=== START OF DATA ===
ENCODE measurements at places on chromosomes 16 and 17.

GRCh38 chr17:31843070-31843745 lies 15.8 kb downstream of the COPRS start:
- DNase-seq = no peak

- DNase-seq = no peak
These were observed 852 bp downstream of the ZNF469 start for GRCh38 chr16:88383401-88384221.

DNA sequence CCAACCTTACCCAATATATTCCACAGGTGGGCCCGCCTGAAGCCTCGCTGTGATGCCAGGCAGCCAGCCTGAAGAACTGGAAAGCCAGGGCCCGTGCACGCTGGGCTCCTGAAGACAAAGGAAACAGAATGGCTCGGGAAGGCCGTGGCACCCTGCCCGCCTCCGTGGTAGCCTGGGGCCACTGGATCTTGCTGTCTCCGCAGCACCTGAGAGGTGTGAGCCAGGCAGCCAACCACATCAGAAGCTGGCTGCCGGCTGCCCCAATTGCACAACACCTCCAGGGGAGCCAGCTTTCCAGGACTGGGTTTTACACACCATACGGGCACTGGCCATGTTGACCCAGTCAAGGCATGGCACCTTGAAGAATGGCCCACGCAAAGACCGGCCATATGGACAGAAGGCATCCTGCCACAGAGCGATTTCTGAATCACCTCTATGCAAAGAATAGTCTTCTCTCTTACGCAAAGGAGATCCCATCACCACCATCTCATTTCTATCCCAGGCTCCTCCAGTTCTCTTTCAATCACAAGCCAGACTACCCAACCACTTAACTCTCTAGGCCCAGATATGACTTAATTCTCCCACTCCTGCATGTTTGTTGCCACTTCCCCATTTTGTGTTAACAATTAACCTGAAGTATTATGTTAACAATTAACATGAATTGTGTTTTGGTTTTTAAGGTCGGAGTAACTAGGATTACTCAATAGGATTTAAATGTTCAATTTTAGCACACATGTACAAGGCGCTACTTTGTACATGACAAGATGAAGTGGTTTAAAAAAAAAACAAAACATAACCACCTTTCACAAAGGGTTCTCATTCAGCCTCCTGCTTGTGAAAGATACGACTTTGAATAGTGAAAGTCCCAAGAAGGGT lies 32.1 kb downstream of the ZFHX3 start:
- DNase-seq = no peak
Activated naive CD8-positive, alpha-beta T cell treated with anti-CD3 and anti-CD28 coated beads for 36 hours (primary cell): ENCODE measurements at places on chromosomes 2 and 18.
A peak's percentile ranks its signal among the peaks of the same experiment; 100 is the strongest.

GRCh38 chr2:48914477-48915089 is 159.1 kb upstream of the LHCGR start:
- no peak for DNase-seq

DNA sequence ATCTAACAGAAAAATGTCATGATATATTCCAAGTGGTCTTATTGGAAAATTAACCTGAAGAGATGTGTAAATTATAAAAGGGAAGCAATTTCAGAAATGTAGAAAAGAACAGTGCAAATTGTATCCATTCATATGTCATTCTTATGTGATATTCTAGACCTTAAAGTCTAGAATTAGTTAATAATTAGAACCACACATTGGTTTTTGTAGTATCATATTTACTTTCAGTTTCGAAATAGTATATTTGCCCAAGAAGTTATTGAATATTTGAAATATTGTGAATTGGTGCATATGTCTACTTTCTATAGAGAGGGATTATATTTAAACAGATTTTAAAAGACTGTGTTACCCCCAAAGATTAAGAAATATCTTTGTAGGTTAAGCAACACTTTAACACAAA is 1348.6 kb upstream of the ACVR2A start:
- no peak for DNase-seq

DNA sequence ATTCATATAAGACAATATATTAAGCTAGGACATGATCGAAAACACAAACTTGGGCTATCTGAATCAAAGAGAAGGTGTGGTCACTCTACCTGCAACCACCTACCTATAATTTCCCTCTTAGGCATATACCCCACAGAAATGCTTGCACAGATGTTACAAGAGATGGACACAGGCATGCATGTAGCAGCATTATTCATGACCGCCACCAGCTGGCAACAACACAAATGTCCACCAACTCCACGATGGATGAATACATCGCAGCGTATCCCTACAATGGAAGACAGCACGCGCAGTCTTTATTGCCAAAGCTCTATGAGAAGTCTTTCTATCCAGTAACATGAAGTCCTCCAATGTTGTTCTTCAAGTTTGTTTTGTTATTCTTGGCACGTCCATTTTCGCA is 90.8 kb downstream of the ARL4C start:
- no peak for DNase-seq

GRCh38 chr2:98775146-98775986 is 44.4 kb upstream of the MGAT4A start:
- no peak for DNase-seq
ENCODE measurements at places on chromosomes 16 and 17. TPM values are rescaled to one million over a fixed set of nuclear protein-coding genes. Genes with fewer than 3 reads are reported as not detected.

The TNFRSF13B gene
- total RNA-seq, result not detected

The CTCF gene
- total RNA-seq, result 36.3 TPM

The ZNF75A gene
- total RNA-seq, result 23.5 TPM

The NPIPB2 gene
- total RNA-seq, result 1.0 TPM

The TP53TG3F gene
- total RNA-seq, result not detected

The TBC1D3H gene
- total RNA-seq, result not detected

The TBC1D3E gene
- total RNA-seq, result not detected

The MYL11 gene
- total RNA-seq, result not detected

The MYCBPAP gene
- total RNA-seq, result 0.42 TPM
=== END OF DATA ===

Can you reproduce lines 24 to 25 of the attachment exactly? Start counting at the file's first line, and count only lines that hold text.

- total RNA-seq, result 23.5 TPM

The NPIPB2 gene